Refresh Checked Unchecked Menu Search Shopping bag Geolocation Person Facebook Instagram Twitter YouTube Info Icon CBC Icon CBC Shape CBD Icon CBD Shape CBG Icon CBG Shape THC Icon THC Shape THCV Icon THCV Shape
Advertise on Leafly

Mycorrhizae 101: How Fungi and Plant Symbiosis Can Help a Cannabis Grow Thrive

(Taynk/iStock)
This article is sponsored by Hydrodynamics International.


As legislation around cannabis evolves throughout North America, backyard gardeners and professional farmers alike are growing more plants every year. This explosion of interest in cannabis cultivation has been accompanied by renewed attention about how to get the most out of cannabis crops large and small. Mycorrhizae supplements are among the tools now being put to work in both gardens and grow-ops. But what’s behind this symbiotic success story, and how does it help cannabis plants to thrive?

What Are Mycorrhizae?

Mycorrhizae are a class of fungi that thrive in symbiotic relationships with the root systems of plants. This partnership is common throughout the plant kingdom, and is often integral to the health of crops around the world. It may even have been key to the initial spread of plants on land—evidence suggests that mycorrhizal relationships date back more than 230 million years, to when plants were still working to make the transition from sea to land.

Mycorrhizae comprises many strains and species of fungus that thrive in symbiosis with plants

Morel mushrooms are the fruiting bodies of fungi in the genus Morchella, many species of which are mycorrhizae. (tomasztc/iStock)

Mycorrhizae may have made that transition more seamless because these fungi make life just a little easier for plants. For instance, mycorrhizae that pair with plants like cannabis penetrate the root, sharing in its nutrients. It’s in the fungi’s interest, then, to make sure the plant they’re partnered with is getting as many nutrients as it can—the better the plant does, the more healthy and successful its fungal partner will be.

Related

What are the best nutrients for growing cannabis?

Benefits of Mycorrhizae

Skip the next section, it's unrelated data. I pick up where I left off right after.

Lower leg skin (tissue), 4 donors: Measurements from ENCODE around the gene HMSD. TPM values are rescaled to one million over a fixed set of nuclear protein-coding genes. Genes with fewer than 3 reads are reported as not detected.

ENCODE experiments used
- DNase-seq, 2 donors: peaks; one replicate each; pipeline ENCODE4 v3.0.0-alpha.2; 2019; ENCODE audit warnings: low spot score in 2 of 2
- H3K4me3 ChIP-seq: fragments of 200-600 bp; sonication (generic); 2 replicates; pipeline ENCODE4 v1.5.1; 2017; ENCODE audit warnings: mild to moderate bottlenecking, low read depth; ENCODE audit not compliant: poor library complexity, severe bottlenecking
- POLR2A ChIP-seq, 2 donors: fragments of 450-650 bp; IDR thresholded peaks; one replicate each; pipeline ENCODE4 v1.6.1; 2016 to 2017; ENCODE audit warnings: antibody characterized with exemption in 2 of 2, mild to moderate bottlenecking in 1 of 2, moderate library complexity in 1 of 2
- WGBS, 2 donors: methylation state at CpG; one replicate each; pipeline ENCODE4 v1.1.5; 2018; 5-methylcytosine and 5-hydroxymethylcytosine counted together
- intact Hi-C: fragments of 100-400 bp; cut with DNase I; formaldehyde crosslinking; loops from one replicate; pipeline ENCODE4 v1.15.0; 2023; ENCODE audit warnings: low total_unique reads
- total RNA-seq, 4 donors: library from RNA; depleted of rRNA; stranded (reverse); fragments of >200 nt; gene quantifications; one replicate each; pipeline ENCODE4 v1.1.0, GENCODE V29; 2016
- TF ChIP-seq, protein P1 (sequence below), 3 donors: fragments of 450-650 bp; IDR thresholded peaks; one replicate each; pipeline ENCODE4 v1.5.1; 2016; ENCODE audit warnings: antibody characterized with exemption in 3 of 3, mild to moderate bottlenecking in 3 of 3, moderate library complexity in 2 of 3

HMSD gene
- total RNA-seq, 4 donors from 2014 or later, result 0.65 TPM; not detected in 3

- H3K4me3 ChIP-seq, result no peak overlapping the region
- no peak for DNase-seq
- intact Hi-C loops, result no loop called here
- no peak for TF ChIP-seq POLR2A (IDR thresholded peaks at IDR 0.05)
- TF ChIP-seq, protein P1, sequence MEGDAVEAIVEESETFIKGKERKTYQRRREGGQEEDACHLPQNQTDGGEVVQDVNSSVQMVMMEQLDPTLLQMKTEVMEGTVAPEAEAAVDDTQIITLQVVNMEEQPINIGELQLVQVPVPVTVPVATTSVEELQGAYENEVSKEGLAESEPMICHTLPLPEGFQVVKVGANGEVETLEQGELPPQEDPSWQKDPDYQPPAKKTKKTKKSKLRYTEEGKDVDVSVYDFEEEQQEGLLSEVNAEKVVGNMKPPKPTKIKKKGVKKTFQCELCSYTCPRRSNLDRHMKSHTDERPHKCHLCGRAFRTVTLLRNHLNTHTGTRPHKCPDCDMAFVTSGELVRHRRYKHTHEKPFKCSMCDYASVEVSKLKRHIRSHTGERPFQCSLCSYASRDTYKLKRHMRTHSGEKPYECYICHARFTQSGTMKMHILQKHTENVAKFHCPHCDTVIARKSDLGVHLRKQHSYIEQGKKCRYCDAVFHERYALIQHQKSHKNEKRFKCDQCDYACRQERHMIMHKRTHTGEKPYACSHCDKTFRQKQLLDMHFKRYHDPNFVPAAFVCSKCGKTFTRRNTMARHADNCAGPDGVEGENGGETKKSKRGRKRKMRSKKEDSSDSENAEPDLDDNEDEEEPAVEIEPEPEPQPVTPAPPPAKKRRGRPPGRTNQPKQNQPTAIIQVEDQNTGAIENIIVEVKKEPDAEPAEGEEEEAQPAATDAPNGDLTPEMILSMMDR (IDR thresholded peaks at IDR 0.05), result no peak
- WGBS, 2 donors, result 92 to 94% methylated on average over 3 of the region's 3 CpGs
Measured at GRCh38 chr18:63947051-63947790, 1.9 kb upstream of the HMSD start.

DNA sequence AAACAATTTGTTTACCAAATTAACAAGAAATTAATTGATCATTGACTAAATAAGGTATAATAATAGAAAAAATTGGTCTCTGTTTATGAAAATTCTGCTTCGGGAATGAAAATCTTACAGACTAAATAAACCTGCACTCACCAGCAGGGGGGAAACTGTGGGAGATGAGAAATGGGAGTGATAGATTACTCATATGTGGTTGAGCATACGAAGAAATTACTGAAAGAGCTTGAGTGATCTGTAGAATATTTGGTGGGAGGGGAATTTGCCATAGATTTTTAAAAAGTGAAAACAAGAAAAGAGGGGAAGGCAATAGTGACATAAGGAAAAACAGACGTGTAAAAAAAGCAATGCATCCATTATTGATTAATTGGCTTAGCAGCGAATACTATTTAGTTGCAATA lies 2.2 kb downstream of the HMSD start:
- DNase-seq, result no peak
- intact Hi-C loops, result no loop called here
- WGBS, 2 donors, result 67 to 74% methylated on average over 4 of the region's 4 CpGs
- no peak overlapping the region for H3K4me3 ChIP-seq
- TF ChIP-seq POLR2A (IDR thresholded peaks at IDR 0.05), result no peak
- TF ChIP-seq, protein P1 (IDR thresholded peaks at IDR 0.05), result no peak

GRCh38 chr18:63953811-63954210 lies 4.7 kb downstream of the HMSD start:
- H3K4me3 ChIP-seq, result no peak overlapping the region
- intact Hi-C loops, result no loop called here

When mycorrhizae colonize a plant root, they proceed to branch out into the soil around it. “You can almost envision mycorrhizae as a series of secondary roots, coming off of the plant root,” says Jason Steinman, production manager at the plant nutrient supplier Hydrodynamics International. “Except those secondary roots are actually strands of fungus.”

Related

What are the best nutrients for growing cannabis?

Those additional branches serve an important purpose, expanding the surface area and reach of a partner plant’s root system. More surface area means that the roots are in contact with more soil, more water, and more nutrients, so that they can make the most of the resources that surround them. The result is that plants colonized with mycorrhizal fungi have been found to be more resistant to factors like stress and drought.

mycorrhizae fungus help plant roots absorb nutrients and minerals from soil.

Mycorrhizae can supplement the root systems of plants from cannabis clones to tomato starts, making them more resistant to stress. (Phoenixns/iStock)

“If you have plants that are in a drought scenario, you will see leaves that are drooping or falling off, and you’ll eventually see the whole plant die,” says Steinman. “In plants treated with mycorrhizae, you’ll see that much more slowly than in their untreated counterparts. And that’s because before the drought, they were able to make the most of the resources in their environment, so they’re more prepared for lean times.”

Related

Home Cannabis Cultivation and Possession Laws: A State-by-State Guide

It’s not just expansion that improves the health of plants that have mycorrhizal sidekicks, though. Some mycorrhizae can also help to break down nutrients found in soil, such as phosphates. That makes it easier for their partner plant to absorb those nutrients, the same way cutting up a meal into smaller bites makes it easier for us to eat. The presence of mycorrhizae can even help ward off plant pathogens like molds, making it possible to fight fungi with fungi.